“No,” Helmuth said. “I don’t even recognize the root of the word.”

Compare to young blood - new blood for old from Methuselah's Children (1941) by Robert Heinlein, the Sprung-Samser treatment from This Immortal (1966) by Roger Zelazny, conscious retarded animation from A Race Through Time (1933) by Donald Wandrei and the anti-Tri-D shot from The Morning of the Day They Did It (1950) by E.B. White.

Comment/Join this discussion ( 0 ) | RSS/XML | Blog This |

Additional resources:
  More Ideas and Technology from Cities in Flight
  More Ideas and Technology by James Blish
  Tech news articles related to Cities in Flight
  Tech news articles related to works by James Blish

Anti-agathic drugs-related news articles:
  - Biotech Firms Raised $Millions For Anti-Agathics (Longevity Drugs)
  - Google Vs. Death
  - Will The FDA Approve This Antiaging Drug?
  - Altos Labs' Bezos Wants An Anti-Agathic (To Live Forever)

Articles related to Medical
Illustrating Classic Heinlein With AI
Brainoware Reservoir Computation Of Biological Neural Networks
Forward CarePod The AI Doctor's Office
Octopus Suckers Inspire Transdermal Patches

Want to Contribute an Item? It's easy:
Get the name of the item, a quote, the book's name and the author's name, and Add it here.

<Previous
Next>

Google
  Web TechNovelgy.com   

 

 

Technovelgy (that's tech-novel-gee!) is devoted to the creative science inventions and ideas of sf authors. Look for the Invention Category that interests you, the Glossary, the Science Fiction Invention Timeline, or see what's New.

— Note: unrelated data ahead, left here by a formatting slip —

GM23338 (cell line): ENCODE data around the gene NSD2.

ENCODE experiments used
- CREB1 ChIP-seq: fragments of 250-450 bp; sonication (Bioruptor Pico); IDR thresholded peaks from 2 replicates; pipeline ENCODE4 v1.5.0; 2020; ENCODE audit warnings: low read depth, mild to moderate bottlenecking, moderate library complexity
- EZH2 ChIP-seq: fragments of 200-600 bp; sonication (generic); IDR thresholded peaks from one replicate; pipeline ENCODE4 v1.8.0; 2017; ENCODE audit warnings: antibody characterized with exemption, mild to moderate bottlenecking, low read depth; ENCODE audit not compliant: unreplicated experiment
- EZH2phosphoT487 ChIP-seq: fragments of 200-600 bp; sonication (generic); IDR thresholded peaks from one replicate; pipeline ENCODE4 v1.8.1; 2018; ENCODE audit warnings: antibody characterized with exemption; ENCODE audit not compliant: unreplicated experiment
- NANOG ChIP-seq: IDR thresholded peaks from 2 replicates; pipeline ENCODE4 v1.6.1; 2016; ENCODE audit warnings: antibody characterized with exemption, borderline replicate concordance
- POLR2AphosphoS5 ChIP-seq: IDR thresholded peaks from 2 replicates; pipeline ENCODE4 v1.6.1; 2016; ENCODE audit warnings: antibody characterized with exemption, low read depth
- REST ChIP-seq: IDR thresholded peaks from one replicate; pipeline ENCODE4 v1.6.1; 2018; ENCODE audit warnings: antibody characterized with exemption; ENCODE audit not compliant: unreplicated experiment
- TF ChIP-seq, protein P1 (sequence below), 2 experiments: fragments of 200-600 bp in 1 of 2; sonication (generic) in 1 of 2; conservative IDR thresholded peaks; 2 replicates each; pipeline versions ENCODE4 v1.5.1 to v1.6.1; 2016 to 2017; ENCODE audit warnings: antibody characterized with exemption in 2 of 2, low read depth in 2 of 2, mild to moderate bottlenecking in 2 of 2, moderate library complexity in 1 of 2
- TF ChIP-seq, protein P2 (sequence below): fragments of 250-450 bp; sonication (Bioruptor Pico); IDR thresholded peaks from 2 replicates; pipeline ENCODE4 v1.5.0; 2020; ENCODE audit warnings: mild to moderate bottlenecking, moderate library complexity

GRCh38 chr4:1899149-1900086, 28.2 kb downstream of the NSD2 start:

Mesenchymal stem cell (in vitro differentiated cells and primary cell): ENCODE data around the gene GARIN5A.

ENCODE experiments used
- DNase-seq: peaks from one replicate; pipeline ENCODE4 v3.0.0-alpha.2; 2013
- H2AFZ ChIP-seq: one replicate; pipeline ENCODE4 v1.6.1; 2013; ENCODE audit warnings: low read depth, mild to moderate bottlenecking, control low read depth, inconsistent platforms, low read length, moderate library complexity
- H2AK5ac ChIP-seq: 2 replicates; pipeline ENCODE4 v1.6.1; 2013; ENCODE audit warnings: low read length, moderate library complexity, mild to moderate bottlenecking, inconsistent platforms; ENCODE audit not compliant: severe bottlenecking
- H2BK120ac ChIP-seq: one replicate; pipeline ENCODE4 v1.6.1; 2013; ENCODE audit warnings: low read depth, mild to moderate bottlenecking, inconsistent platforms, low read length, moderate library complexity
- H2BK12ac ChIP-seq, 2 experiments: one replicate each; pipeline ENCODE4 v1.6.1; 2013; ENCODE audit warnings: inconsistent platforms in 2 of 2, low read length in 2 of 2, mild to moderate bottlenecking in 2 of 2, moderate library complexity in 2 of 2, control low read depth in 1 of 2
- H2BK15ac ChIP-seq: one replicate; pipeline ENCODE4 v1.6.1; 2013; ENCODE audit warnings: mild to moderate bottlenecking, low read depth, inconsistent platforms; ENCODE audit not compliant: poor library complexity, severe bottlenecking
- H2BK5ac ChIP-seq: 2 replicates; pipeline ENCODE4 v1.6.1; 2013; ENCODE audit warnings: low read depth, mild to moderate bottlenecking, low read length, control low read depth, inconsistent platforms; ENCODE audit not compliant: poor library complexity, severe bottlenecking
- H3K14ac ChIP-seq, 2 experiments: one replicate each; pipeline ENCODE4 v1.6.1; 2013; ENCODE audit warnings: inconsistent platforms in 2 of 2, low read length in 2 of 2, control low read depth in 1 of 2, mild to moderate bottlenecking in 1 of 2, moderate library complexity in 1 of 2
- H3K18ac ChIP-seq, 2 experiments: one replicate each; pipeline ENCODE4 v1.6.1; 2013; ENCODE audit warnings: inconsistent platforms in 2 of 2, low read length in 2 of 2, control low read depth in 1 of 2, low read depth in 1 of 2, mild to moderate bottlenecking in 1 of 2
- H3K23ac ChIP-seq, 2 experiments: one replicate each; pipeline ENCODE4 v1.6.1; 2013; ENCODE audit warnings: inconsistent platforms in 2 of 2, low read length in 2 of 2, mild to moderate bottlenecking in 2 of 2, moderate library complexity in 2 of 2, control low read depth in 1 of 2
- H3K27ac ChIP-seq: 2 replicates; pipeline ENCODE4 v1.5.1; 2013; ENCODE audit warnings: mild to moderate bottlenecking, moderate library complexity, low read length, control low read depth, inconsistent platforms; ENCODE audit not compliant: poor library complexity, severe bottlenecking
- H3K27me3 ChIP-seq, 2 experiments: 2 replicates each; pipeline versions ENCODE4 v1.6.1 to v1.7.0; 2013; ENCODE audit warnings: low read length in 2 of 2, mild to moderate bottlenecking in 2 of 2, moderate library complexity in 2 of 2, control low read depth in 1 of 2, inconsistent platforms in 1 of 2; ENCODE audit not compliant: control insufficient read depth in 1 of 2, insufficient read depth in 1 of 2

Science Fiction Timeline
1600-1899
1900-1939
1940's   1950's
1960's   1970's
1980's   1990's
2000's   2010's

Science Fiction in the News

Live Stream With Meta-Ban Multimodal Smart Glasses
'...the bug-eyed, opaque gape of her True-Vu lenses.'

'Autonomous' Waymo Improves Driving With Remote Human Operators
'...some bored drone pusher in a remote driving centre has got your life... in his hands.'

Will Whales Be Our First Contact?
'He had piloted the Adastra to its first contact with the civilization of another solar system.'

SliceIt! Why Not Teach Robots To Use Knives?
'One building now gushed forth smoke and another stench that was unmistakable.'

FLOAT Levitating Train On The Moon ala Clarke
'The low-slung monorail car, straddling its single track, bored through the shadows on a slowly rising course.'

Singapore Writers Push Back On LLM Training
'...we've promised him a generous pension from the royalties.'

SpaceX Intros Extravehicular Activity Suit
'Provision had been made to meet the terrific cold which we knew would be encountered the moment we had passed beyond the atmosphere.'

Athena Smart Security Guard Robot With Face Recognition
'You are who we say you are, Dr. Dakin,' Turner said.'

More SF in the News

More Beyond Technovelgy

Home | Glossary | Science Fiction Timeline | Category | New | Contact Us | FAQ | Advertise |
Technovelgy.com - where science meets fiction™

Copyright© Technovelgy LLC; all rights reserved.